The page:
Preserving the past
Antarctic Heritage Trust restores Scott's expedition hut at Cape Evans
Posted January 20, 2012
Al Fastier vividly recalls sloshing through nearly a foot of water as the first tourist of the season to enter what’s become known as the Cape Evans Hut, a century-old wooden building that sits on a sloping black volcanic beach on Ross Island.
That was in 2004. Fastier snapped a few photos of the rising tide of water and made sure they reached New Zealand’s Scott Base, a research station on the other end of Ross Island, which is attached to the Antarctic continent by a permanent ice shelf. Someone from the base forwarded the photos on to the Antarctic Heritage Trust in Christchurch, New Zealand.
“I never thought that at that stage I’d be involved in solving the problem,” says Fastier on a recent, mild December day in Antarctica, standing just outside the same building he had seen flooded by meltwater seven years ago.
Today, a subterranean dam built into the concrete-hard permafrost diverts any runoff from the snow bank around the hut, which has been nearly restored to its original condition after five summer seasons of intensive work. About 5,000 of its more-than-8,500 artifacts have been painstakingly conserved by an international team of experts.
The Trust is a New Zealand-based nonprofit organization devoted to conserving the historic structures built during the Heroic Age of Antarctic Exploration at the turn of the 20th century. In 2002, it kicked off its ambitious Ross Sea Heritage Restoration Project to save four historic sites from the era, including the flooded Cape Evans Hut that had been built in 1910 by members of the British Antarctic (Terra Nova) Expedition.
It was from this modest base — measuring about 1,250 square feet and housing as many as 25 British Navy officers, seamen and scientists — that Capt. Robert Falcon Scott launched his bid on Nov. 1, 1911, to become the first person to reach the South Pole, along with four companions. The five men would reach their goal on Jan. 17, 1912, only to perish on the return journey.
While the world commemorates the achievements of Scott and his Norwegian rival Roald Amundsen, who beat him to the bottom of the world by about a month, Fastier’s crew nears the end of its race against time to save the largest Heroic era structure in Antarctica.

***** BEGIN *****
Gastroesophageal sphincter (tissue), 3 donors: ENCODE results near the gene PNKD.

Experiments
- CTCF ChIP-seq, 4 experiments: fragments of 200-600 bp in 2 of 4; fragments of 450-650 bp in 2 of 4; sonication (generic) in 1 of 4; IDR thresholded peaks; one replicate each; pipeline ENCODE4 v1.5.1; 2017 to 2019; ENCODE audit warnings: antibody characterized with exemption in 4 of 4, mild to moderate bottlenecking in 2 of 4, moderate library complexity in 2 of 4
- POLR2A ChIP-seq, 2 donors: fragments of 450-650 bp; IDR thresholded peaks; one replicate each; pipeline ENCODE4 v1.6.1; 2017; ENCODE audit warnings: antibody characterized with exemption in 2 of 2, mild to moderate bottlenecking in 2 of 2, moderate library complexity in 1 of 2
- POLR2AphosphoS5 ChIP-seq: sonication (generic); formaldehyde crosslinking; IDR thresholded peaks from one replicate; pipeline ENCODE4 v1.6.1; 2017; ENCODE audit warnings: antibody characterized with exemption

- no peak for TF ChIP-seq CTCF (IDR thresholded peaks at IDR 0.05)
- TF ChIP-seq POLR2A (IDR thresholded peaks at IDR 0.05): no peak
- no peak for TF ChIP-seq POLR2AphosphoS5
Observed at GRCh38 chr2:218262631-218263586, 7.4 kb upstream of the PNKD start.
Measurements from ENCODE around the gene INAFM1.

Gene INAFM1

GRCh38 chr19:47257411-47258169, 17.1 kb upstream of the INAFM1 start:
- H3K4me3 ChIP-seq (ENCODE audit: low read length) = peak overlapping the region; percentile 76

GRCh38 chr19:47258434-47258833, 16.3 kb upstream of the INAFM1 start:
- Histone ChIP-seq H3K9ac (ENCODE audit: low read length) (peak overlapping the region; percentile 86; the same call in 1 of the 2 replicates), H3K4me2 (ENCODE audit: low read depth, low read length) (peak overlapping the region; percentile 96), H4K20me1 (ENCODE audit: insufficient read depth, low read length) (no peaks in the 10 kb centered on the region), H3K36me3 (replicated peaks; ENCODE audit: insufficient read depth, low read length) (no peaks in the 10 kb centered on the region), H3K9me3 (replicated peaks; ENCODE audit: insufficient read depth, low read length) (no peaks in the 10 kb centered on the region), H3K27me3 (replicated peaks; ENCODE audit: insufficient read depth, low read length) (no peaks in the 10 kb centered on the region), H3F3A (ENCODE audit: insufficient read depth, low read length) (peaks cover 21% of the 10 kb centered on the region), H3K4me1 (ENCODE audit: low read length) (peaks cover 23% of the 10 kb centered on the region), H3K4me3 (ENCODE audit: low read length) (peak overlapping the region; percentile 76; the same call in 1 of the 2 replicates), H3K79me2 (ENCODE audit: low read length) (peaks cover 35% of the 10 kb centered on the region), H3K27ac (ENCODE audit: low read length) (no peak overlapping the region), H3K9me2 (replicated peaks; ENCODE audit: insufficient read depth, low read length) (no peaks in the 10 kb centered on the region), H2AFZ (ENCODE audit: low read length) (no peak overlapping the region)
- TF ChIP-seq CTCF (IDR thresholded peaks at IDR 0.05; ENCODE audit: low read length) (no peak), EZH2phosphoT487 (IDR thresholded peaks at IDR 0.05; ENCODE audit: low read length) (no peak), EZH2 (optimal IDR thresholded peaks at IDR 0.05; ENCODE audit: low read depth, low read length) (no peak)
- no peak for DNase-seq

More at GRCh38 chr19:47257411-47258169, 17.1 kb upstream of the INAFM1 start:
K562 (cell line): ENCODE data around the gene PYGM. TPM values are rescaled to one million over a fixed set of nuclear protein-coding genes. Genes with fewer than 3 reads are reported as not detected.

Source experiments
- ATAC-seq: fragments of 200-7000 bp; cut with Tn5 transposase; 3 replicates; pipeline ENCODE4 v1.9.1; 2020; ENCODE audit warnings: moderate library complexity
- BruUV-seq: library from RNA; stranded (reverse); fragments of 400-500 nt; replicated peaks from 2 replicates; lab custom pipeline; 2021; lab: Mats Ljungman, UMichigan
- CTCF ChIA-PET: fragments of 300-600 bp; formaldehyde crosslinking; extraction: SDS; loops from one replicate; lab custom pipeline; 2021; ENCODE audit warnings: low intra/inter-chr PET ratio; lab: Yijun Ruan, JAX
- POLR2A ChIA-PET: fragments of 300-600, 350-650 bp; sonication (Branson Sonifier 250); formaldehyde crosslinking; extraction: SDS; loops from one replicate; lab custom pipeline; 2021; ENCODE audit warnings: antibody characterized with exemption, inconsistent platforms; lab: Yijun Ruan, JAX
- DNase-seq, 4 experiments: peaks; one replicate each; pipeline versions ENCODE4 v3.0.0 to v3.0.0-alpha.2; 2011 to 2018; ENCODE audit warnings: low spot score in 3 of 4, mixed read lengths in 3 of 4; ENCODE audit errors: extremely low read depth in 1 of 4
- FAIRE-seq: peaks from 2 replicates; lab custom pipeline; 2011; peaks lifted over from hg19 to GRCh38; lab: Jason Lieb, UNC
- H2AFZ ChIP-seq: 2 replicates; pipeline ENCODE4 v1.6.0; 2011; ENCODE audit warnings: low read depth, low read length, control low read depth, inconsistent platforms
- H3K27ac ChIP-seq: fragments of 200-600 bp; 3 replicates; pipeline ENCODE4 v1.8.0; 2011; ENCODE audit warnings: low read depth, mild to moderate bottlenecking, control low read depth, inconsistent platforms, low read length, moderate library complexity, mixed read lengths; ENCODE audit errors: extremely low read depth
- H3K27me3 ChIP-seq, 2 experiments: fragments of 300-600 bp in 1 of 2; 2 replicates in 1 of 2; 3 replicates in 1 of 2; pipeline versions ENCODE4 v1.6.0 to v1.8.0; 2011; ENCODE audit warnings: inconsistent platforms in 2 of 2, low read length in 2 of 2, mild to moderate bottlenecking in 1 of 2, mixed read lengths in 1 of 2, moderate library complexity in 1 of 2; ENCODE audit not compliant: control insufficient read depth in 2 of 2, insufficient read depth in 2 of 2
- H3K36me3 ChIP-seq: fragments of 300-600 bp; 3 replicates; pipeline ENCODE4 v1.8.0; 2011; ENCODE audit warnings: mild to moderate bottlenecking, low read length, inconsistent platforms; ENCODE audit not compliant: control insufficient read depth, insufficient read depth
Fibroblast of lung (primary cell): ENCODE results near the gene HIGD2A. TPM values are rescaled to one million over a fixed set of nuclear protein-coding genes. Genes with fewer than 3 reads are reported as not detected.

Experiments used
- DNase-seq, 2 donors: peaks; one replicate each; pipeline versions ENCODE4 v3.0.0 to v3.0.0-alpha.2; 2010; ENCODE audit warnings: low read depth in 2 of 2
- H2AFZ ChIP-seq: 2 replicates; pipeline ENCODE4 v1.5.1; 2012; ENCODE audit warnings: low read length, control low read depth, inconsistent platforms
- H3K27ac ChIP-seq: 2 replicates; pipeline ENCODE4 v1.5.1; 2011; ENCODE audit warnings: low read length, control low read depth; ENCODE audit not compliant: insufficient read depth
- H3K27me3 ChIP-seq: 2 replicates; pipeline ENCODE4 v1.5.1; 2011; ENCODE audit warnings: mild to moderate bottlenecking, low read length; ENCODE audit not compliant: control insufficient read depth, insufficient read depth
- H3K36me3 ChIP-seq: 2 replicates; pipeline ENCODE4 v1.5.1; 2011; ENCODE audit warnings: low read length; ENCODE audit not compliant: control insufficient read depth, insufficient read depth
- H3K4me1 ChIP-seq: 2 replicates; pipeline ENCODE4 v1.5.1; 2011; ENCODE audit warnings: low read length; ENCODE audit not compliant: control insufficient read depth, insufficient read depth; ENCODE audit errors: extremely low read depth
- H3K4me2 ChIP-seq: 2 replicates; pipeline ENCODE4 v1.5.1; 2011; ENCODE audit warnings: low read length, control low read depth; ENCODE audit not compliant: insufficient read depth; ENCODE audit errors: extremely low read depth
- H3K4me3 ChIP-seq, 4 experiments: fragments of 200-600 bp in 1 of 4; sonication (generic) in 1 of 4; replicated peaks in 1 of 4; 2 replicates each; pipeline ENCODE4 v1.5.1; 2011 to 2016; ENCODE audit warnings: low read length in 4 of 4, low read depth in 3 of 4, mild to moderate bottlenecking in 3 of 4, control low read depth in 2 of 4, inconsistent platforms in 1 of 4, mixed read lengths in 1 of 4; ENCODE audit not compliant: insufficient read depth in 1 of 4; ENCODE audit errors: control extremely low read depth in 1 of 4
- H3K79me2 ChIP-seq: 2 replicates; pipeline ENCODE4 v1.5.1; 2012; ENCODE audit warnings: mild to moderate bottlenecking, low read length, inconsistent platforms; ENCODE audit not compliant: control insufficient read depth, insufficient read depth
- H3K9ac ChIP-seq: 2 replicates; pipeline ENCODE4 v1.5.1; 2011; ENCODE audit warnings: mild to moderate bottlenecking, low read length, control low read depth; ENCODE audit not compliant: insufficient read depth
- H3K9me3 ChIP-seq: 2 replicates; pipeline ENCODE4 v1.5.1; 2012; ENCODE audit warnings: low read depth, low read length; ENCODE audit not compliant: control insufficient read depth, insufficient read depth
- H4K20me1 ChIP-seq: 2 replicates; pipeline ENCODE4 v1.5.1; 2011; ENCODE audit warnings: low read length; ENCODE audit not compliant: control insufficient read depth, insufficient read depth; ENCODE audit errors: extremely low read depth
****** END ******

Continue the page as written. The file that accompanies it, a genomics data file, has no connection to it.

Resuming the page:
Small organization with a big job
“It’s a small New Zealand charity, with an international board and mandate. This is British heritage but of global significance,” says Nigel Watson, executive director of the Antarctic Heritage Trust, during an interview at the organization’s offices, located in the same building with Antarctica New Zealand and the U.S. Antarctic Program near the Christchurch international airport.
Watson explains that by the late 1990s it was apparent that the historic structures in the Ross Sea region were succumbing to the withering effects of time and the elements. With help from the New Zealand government and supporting founders the Getty Foundation in Los Angeles and the U.K.-based Garfield Weston Foundation, the Trust carried out detailed site surveys for each location and prepared comprehensive conservation plans.
Then the fundraising began.
The first beneficiary was the hut left from the British Antarctic Expedition of 1907-09, also known as the Nimrod Expedition, after the ship that carried the explorers to Ross Island. (Ship names are often used as shorthand names for the expeditions.)
This was the base from which polar explorer Ernest Shackleton made his own attempt for the South Pole, falling short by only about 112 miles, after it became apparent that he and his three companions would likely die if they pushed all the way. Shackleton famously told his wife of his decision to turn around: “I thought you’d rather have a live donkey than a dead lion.” She agreed.
It took four years to secure and weatherproof the building and conserve its 5,000 artifacts — including the well-publicized find of two crates of Scotch whiskey, discovered in the ice-choked underbelly of the building.